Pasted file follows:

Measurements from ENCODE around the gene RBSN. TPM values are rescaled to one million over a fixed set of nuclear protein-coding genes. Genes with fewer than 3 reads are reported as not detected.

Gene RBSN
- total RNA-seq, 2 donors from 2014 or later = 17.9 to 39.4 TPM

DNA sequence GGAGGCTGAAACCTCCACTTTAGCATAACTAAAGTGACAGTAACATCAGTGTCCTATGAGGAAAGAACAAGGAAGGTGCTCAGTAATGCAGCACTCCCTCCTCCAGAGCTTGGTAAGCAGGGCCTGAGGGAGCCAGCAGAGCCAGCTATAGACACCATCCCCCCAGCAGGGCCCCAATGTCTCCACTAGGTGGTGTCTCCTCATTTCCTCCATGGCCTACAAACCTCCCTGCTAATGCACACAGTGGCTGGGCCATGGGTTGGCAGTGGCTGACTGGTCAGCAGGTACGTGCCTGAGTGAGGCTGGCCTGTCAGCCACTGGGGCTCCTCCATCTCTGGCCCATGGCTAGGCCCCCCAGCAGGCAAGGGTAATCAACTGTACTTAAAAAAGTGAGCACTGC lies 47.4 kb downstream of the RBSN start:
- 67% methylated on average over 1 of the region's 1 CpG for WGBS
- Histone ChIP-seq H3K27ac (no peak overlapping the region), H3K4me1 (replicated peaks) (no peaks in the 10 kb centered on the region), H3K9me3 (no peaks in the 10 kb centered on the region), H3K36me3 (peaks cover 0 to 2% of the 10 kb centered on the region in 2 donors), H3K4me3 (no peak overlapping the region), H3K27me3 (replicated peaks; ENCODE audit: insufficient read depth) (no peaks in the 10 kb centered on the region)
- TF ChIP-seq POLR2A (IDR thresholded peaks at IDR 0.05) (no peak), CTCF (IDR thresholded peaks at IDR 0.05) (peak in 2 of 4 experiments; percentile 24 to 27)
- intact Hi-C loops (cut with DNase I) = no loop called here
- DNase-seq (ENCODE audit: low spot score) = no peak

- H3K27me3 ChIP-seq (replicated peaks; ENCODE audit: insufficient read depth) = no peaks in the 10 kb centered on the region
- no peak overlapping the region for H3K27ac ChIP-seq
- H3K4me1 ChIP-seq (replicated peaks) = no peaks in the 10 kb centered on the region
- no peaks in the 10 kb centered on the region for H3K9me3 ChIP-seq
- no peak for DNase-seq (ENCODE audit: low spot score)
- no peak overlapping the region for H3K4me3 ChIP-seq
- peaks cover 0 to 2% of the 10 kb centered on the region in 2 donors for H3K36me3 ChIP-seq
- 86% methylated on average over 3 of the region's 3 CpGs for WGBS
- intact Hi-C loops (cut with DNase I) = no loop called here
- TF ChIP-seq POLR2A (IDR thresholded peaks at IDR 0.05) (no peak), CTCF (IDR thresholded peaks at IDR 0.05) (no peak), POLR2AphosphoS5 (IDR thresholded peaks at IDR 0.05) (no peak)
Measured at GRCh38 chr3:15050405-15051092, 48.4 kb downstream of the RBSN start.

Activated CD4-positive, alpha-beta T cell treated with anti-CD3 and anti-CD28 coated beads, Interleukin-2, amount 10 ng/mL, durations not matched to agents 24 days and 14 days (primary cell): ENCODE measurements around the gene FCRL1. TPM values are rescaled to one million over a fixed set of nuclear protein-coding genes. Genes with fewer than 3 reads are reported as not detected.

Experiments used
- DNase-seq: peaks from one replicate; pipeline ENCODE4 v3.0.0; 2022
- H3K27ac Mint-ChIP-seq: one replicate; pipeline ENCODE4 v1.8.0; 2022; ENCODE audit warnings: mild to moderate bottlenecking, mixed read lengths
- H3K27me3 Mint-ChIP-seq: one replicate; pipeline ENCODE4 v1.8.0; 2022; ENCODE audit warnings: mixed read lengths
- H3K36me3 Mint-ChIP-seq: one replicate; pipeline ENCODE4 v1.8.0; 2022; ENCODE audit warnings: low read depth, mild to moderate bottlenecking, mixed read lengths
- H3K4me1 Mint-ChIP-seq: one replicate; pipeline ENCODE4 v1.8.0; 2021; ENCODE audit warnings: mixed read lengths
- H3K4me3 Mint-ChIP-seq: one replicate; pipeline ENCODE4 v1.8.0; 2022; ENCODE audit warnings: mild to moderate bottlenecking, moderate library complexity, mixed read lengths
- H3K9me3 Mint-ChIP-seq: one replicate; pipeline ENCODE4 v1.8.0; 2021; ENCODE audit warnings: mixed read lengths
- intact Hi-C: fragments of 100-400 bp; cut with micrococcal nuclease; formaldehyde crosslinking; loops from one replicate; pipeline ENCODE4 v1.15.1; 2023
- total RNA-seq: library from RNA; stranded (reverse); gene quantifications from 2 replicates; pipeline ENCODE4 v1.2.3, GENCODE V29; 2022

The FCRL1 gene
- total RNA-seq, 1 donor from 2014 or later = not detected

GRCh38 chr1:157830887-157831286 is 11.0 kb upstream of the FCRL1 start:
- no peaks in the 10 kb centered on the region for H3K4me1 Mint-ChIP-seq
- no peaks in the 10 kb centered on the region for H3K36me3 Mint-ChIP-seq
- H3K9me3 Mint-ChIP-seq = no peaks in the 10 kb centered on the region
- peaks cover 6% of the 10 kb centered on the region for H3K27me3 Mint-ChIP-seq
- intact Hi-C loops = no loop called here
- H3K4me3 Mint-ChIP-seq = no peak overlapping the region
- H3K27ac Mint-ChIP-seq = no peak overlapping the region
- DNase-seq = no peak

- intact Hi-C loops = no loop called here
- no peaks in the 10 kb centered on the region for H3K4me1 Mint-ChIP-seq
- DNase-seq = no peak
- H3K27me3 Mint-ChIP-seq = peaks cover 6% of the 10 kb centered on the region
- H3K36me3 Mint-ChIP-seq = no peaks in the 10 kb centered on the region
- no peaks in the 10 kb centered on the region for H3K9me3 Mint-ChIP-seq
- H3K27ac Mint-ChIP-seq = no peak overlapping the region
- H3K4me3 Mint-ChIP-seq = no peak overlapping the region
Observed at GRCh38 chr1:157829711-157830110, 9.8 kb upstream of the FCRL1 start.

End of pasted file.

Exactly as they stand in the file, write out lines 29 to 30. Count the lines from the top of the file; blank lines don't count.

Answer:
- H3K9me3 Mint-ChIP-seq: one replicate; pipeline ENCODE4 v1.8.0; 2021; ENCODE audit warnings: mixed read lengths
- intact Hi-C: fragments of 100-400 bp; cut with micrococcal nuclease; formaldehyde crosslinking; loops from one replicate; pipeline ENCODE4 v1.15.1; 2023